It's not unknown for the Tiber to flood - one article I read estimates that it happens every 50-100 years. But it's ironic that it happened just as EU leaders were meeting in Brussels to discuss measures aimed at reducing climate change.

Was it a success? It depends who you read. Yes, in the sense that it retained the threatened 20/20/20 policy : countries still agree to a target of cutting CO2 emissions by 20% by 2020, to reaching 20% use of renewable energy, and to a 20% improvement in energy efficiency. No, because of the concessions made to some of the countries with the biggest pollution problems.

With the economic crisis biting hard, industry is clearly lobbying harder than ever to protect itself against any measures which are going to cost it money. Under the original plan, all power plants were going to have to start buying "carbon allowances" from 2013, thus encouraging energy saving and a turn to cleaner sources. But for many plants this has now been reduced to paying for only 30% of their allowances at the beginning, the 100% target not being reached until 2020.

This mostly affects the poorer countries from the ex-"eastern bloc", many of which are still heavily dependent on fossil fuels. Yet these are exactly the countries which are the worst polluters.

It wasn't only the poorer countries though. Germany pushed for and obtained concessions, while Italy was at one point threatening to use its veto and block the whole process, objecting to the idea that it should be "only" Europe which was acting, while new economies like China and India continued undermining any effects that the European initiatives might have. Yet if the EU can't even get its own countries to agree to change, it's not clear why they expect others should happily climb on board.

So we have the same targets as before - but much weaker mechanisms for achieving them. That seems like a contradiction in terms to me, rather than the great victory that the Italians were proclaiming. The only attempt I've found at explaining how it might still happen was the
BBC's cheery little comment that "CO2 emissions are likely to fall anyway if a prolonged recession brings significant plant closures". Erm ...

At the same time as the EU summit, there was a two-week a UN conference in Poznan in Poland - ironically, one of Europe's worst polluters. At first it seemed more positive. Al Gore was confident that the Obama government will have a far more active policy on preventing climate change than did the Bush government. Well, it certainly won't be less active, but apparently he's not going to think about it until at least the summer. Now, this certainly isn't something to be decided overnight - it's too important. but if you've known for a while that you might end up as president of the US, isn't it something that's important enough that you would already have thought about it? Especially when you know your predeccessor has already been dragging his feet for so long. Gore also pointed to the fact that some of the developing countries - like Brazil, Mexica and China - were coming on board, with pledges on restraining the rise in greenhouse gas emissions already in place.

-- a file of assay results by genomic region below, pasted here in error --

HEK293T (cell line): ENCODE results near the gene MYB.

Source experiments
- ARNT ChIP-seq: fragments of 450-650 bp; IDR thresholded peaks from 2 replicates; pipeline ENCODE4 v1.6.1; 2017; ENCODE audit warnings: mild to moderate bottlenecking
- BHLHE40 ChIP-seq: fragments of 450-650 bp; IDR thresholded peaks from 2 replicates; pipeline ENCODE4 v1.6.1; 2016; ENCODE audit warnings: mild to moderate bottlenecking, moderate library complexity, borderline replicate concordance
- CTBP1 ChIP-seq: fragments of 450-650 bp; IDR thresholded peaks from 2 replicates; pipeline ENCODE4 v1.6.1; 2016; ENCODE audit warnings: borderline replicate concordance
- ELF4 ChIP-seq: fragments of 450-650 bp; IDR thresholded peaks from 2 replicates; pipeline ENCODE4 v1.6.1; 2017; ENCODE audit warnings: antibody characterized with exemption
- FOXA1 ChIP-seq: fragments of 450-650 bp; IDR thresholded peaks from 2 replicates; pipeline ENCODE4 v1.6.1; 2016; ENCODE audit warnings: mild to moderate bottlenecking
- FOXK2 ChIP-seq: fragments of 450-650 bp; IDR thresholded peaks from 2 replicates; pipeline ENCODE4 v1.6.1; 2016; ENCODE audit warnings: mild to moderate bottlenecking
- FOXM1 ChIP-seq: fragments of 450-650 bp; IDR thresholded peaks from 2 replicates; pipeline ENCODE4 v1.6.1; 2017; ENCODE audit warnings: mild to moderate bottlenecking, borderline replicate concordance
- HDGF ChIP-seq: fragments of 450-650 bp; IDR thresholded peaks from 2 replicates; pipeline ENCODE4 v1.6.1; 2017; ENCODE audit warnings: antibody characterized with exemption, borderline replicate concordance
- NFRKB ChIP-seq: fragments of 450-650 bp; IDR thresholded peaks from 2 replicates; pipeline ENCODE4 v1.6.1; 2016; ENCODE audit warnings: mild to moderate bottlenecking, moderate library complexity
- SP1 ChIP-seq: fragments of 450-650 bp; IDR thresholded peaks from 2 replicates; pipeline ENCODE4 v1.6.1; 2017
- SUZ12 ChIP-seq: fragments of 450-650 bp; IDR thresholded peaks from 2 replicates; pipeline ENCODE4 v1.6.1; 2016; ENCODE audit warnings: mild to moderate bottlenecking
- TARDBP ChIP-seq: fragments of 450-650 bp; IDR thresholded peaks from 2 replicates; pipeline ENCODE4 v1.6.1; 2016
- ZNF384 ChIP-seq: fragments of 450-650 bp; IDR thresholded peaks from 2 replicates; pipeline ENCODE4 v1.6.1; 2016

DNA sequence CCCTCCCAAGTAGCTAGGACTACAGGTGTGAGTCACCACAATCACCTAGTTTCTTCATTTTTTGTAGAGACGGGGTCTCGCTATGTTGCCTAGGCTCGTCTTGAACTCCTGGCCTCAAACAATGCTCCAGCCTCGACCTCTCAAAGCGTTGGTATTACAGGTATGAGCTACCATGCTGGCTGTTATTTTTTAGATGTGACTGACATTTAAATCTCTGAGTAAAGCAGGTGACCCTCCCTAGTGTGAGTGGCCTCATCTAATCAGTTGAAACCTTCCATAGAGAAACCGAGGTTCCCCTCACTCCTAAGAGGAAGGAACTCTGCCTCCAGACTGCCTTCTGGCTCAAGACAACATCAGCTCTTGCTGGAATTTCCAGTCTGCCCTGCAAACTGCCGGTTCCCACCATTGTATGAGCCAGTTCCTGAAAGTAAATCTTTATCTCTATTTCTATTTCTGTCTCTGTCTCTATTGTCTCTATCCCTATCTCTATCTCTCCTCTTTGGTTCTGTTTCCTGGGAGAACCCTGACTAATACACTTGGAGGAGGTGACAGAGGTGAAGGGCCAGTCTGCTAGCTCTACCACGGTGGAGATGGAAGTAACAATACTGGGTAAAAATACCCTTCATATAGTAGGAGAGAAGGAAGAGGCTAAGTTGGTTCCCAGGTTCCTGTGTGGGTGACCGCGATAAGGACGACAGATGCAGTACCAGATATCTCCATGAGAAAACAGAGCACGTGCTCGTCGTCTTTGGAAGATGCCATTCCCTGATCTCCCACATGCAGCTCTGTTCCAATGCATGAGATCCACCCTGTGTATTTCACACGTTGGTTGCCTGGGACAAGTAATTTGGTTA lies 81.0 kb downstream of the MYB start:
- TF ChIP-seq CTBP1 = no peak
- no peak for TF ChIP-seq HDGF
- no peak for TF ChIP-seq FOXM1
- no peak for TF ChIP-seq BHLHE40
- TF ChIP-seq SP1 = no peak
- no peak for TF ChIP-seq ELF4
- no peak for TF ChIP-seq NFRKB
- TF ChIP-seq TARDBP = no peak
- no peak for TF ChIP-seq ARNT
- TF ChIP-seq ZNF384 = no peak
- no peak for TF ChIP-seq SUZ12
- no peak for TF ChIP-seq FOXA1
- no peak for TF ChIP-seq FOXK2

But what has come out of both meetings is that the developing countries need money - money which the richer nations could provide but are often reluctant to do so. Some progress has been made - for example, Britain is providing £100m to help countries such as Indonesia reduce deforestation (see this article in The Independent). In addition, some funds have been provided to compensate poorer countries which have recently suffered from extreme weather conditions, such as flooding, for the impacts of climate change. But it's not enough - currently no more than $80m. And anyway, it's a different issue. It doesn't solve the problem.

Poznan is the half way stage in a two year process which will end with a conference in Copenhagen next year, and which is intended to be the "next Kyoto". Whether Poznan has been a positive step in this direction depends, again, on who you read. Hopefully, by then the States, unlike in Kyoto, will "on board". But will they be any more willing to go against the business lobby than Europe has been? And without strong commitment from the US and the EU, will the developing countries be interested?

Meanwhile, back to the weather. We had a short truce this morning. The torrential rain finally stopped - thank goodness as my son had a football match (US readers read "soccer") and would have been soaked as well as freezing to death. One is enough. But the forecast is for more heavy rain and snow, starting in the north and spreading south. I think we might just be heading for a white Christmas ...